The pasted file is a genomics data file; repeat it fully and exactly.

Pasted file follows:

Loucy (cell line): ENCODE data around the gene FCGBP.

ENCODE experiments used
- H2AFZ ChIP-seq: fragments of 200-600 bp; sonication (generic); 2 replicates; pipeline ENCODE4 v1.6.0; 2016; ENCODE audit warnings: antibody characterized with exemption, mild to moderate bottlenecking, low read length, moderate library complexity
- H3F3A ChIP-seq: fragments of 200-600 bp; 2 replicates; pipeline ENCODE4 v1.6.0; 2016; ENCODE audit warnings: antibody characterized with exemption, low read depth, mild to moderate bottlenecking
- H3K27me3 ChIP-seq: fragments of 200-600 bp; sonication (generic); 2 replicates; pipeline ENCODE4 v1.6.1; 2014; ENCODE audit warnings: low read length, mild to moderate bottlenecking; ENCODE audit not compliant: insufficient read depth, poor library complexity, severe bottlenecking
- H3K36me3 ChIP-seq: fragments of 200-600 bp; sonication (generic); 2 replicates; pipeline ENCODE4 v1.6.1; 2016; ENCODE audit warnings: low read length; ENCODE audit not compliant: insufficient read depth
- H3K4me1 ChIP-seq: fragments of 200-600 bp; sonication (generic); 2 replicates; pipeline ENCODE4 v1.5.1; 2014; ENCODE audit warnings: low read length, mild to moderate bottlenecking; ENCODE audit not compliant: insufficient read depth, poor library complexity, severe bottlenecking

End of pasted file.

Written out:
Loucy (cell line): ENCODE data around the gene FCGBP.

ENCODE experiments used
- H2AFZ ChIP-seq: fragments of 200-600 bp; sonication (generic); 2 replicates; pipeline ENCODE4 v1.6.0; 2016; ENCODE audit warnings: antibody characterized with exemption, mild to moderate bottlenecking, low read length, moderate library complexity
- H3F3A ChIP-seq: fragments of 200-600 bp; 2 replicates; pipeline ENCODE4 v1.6.0; 2016; ENCODE audit warnings: antibody characterized with exemption, low read depth, mild to moderate bottlenecking
- H3K27me3 ChIP-seq: fragments of 200-600 bp; sonication (generic); 2 replicates; pipeline ENCODE4 v1.6.1; 2014; ENCODE audit warnings: low read length, mild to moderate bottlenecking; ENCODE audit not compliant: insufficient read depth, poor library complexity, severe bottlenecking
- H3K36me3 ChIP-seq: fragments of 200-600 bp; sonication (generic); 2 replicates; pipeline ENCODE4 v1.6.1; 2016; ENCODE audit warnings: low read length; ENCODE audit not compliant: insufficient read depth
- H3K4me1 ChIP-seq: fragments of 200-600 bp; sonication (generic); 2 replicates; pipeline ENCODE4 v1.5.1; 2014; ENCODE audit warnings: low read length, mild to moderate bottlenecking; ENCODE audit not compliant: insufficient read depth, poor library complexity, severe bottlenecking